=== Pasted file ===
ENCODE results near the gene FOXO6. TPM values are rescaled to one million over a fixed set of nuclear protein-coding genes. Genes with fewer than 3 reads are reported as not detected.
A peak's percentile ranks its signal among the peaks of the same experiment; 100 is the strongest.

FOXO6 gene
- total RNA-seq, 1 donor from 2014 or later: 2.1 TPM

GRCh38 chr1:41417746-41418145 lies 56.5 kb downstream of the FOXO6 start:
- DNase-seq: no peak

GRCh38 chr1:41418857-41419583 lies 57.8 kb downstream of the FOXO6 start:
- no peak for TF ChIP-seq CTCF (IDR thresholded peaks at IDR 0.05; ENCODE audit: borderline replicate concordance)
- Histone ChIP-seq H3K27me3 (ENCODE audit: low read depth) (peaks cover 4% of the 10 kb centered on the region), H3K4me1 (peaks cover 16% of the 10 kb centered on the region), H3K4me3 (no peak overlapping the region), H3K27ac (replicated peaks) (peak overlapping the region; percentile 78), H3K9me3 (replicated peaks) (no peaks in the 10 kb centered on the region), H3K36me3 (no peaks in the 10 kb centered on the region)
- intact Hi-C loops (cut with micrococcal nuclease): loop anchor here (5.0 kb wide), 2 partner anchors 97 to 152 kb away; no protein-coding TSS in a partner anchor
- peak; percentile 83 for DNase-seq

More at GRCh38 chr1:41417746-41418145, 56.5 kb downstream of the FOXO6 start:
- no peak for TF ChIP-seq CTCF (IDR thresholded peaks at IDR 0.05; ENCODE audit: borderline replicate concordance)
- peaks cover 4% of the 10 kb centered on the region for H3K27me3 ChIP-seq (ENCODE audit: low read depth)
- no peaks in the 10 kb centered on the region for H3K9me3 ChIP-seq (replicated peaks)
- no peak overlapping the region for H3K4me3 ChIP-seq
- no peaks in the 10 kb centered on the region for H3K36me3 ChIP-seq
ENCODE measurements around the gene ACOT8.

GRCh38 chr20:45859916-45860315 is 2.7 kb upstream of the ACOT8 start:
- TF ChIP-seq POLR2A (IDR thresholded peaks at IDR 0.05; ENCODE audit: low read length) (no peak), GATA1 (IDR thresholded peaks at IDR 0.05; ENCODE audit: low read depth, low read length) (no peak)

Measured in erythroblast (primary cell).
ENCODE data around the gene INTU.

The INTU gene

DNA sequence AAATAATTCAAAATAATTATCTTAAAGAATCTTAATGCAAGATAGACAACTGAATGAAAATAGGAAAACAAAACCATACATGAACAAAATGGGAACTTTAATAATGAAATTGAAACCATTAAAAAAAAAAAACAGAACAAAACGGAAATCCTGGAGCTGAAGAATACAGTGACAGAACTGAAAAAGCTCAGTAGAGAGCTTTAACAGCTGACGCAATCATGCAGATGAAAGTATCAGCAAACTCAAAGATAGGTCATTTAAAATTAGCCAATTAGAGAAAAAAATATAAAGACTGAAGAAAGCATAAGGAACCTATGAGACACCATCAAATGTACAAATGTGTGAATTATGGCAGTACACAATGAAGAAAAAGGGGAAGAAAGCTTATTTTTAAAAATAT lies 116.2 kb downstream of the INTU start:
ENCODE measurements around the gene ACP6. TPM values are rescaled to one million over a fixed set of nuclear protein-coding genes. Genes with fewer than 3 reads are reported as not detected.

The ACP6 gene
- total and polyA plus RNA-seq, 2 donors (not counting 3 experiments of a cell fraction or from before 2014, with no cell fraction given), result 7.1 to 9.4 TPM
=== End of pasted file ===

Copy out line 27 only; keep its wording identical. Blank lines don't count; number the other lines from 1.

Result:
- total and polyA plus RNA-seq, 2 donors (not counting 3 experiments of a cell fraction or from before 2014, with no cell fraction given), result 7.1 to 9.4 TPM